After months of intense diplomacy, the White House press secretary, Karine Jean-Pierre, announced Oct. 31 that U.S. President Joe Biden will meet with Xi Jinping in November when the Chinese leader is expected to visit San Francisco to take part in the Asia Pacific Economic Cooperation (APEC) forum.

The following day in Beijing, Chinese Foreign Ministry spokesman Wang Wenbin said, somewhat tentatively, that the two countries had “agreed to work together for a meeting between the two heads of state,” adding that, as Foreign Minister Wang Yi had said, “the road to San Francisco cannot rely on autonomous driving,” meaning that there was still work to be done.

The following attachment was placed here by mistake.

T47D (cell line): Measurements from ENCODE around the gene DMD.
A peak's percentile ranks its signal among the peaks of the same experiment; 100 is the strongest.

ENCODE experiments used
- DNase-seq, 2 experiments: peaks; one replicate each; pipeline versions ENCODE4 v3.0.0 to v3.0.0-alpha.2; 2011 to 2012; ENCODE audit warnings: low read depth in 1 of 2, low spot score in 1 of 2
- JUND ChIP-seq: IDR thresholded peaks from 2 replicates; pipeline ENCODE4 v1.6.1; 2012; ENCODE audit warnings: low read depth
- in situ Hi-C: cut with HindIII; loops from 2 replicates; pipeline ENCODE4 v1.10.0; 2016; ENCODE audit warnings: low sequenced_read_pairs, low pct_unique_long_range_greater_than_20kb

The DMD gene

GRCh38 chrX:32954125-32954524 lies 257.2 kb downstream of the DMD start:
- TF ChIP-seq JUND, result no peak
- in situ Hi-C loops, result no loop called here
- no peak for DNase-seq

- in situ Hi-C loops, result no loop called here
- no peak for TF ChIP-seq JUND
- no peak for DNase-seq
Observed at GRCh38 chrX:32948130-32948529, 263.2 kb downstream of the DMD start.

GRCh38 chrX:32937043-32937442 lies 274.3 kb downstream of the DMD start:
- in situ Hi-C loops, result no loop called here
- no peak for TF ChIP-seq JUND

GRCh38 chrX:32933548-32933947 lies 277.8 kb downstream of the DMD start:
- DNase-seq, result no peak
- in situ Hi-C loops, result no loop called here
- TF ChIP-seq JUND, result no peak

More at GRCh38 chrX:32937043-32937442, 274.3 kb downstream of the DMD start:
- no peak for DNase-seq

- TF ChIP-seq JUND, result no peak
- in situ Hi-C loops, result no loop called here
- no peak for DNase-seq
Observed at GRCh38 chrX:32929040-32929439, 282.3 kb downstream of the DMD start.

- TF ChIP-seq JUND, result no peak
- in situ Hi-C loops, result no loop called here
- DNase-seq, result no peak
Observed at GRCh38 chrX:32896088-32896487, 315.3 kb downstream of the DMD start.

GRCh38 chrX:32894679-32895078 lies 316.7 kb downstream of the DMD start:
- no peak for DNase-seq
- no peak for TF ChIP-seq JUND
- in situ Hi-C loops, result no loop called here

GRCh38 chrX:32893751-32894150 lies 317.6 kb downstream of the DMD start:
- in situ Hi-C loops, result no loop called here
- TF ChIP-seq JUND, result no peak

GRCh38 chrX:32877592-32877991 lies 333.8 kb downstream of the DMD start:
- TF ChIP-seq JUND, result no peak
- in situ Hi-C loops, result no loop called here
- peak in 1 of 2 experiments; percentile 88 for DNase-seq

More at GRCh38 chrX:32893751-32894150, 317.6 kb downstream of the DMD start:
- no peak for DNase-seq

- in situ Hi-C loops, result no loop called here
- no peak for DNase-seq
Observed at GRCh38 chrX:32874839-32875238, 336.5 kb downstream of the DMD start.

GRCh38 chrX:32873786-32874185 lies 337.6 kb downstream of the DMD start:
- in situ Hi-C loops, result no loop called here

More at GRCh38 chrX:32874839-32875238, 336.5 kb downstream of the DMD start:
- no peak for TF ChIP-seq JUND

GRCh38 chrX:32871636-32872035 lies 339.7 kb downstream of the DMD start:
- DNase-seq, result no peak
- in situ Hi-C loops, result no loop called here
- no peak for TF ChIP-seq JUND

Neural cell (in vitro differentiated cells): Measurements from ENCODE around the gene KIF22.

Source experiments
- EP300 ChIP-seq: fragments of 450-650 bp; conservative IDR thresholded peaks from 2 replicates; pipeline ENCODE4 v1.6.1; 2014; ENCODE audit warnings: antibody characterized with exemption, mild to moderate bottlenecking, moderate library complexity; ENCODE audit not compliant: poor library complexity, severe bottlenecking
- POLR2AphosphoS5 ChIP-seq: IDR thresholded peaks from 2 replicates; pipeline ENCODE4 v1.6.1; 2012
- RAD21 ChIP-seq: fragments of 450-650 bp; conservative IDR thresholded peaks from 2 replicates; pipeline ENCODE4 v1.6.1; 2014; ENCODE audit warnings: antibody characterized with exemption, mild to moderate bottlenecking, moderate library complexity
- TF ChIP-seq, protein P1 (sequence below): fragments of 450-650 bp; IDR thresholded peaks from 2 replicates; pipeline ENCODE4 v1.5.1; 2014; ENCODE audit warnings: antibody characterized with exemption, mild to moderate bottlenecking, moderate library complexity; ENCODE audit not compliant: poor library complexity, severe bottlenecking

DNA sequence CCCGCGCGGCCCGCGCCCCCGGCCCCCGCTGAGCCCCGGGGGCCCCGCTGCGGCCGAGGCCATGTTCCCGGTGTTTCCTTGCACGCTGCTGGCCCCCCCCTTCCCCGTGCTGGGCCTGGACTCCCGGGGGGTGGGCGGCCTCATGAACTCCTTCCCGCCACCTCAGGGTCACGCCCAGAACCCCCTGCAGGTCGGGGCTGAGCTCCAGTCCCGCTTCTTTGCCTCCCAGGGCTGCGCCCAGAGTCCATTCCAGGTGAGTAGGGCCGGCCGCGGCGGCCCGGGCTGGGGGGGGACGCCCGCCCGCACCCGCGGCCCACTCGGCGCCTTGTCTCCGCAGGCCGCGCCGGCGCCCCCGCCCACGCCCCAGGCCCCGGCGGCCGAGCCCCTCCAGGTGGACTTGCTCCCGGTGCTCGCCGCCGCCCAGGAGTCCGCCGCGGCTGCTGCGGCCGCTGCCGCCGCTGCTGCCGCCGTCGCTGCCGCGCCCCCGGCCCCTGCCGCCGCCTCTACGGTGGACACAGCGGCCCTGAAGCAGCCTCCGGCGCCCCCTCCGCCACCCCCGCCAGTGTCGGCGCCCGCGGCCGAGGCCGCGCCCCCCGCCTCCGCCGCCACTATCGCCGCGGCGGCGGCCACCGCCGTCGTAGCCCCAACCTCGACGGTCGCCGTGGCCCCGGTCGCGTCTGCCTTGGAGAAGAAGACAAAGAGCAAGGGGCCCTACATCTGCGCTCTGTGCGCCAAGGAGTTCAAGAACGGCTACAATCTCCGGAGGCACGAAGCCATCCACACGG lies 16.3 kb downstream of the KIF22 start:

Neither spokesperson mentioned Hong Kong, although a Biden-Xi summit was inconceivable without an understanding on the treatment to be accorded by Washington to the city’s chief executive, John Lee, who as leader of an APEC member was entitled to attend the San Francisco meeting but who, as someone sanctioned by Washington, was barred from entering the United States, this year's host.